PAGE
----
Friday, April 6, 2012

KOREAN FOOD: Korean Garlic Chives & Wild Chives (1)


Yesterday, I was invited over to my friend’s backyard vegetable garden.  My friend generously shared her homegrown scallions (Daepa, 대파), Korean wild chives (Dallae, 달래), and garlic chives (Buchu, 부추).  In Korea, there’s an old saying that the garlic chives picked in early spring are better than Ginseng (Insam, 인삼), so I cooked garlic chive pancakes (Buchujeon, 부추전) and dipping sauce with Korean wild chives (Dallae Yangnyeomjang, 달래 양념장) for dinner to get the most benefits from eating all these flavorful, tasty, cancer-fighting vegetables.  My son was happy as a clam eating the food as he’s a big fan of garlic chive pancakes.

Fresh vegetables from my friend's garden (left to right):
scallions (Daepa)-Korean wild chives (Dallae)-Korean garlic chives (Buchu)

BUCHU (부추, “Korean Garlic Chives”)

Korean garlic chives (부추, Buchu), Allium tuberosum, are a perennial herb that has the effect of helping digestion.  Garlic chive leaves can be harvested at least ten times a year but are considered in season March through May in Korea as they are softest, most nutritious, hence best for the body, especially during that time.  Garlic chives are native to China and widely used in Chinese, Korean, Japanese, and other Asian cuisines, but Korean garlic chive leaves are shorter, thinner, and narrower than Chinese ones.  Westerners are not familiar with them as they are not used in Western cuisines.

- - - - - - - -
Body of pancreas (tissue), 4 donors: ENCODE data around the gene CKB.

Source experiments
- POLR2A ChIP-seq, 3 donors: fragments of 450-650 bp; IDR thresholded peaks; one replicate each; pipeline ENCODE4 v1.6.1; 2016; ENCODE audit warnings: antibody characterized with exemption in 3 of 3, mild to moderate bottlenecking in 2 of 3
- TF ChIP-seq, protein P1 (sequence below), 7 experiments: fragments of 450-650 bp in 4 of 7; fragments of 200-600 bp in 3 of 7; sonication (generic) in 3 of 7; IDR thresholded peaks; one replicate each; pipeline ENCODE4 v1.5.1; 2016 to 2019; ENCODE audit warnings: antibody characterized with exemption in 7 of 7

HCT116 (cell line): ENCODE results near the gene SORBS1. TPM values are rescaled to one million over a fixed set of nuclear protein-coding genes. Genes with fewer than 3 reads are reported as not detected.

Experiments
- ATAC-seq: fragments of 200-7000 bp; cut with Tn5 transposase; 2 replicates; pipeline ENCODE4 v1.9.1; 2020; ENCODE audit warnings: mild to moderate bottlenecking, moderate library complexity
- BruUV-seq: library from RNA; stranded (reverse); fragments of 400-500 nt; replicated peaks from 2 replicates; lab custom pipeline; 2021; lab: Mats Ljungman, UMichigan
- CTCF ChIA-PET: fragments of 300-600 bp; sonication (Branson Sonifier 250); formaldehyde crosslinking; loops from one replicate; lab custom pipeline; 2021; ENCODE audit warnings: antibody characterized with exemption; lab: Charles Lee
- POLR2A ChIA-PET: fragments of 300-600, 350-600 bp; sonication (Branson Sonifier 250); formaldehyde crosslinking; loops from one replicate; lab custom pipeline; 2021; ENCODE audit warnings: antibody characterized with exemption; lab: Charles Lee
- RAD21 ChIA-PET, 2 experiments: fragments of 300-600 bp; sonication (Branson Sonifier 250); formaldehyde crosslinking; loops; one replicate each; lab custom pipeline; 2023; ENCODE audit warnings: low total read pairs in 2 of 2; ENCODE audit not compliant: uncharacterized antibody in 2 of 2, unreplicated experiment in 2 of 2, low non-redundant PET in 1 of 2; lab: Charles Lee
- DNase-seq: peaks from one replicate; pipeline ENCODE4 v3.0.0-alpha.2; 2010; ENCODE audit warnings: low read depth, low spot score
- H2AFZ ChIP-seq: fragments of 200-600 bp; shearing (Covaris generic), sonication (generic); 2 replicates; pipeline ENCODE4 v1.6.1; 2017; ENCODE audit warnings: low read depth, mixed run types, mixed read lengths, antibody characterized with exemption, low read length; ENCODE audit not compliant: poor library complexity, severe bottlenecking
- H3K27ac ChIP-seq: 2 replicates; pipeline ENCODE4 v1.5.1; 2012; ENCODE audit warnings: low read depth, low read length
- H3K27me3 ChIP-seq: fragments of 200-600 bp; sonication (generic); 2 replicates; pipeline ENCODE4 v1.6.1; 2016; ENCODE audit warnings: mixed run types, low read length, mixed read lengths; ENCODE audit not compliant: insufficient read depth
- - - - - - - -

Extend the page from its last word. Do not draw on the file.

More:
I lived with housemates back in Michigan, and one day, my close friend gave me some garlic chives from her garden.  When I was cooking garlic chive pancakes (Buchujeon), my non-Asian housemate stepped into the kitchen and gave me this super shocked look and asked me, “Are you cooking with grass?  Yuck!”  So I said, “No, they’re not grass.  They just look like it.  Wanna try some of my pancakes?” When I offered her some, she ran away at lightning speed out of the kitchen.  So I talked to myself, “You don’t know what you’re missing.”  I finished the whole plate of Buchujeon in one sitting.

Among the ancient Koreans, garlic chives were regarded as a vegetable of five colors since they have (i) white stalks, (ii) yellow shoots, (iii) green leaves, (iv) red roots and (v) black seeds,1 and as a vegetable of five virtues since they can be eaten (i) raw, (ii) blanched, and (iii) salted; (iv) can be stored, and (v) their pungent flavor stay the same all the while.  If you don’t like the pungent smell, blanch them before you use them in your cooking.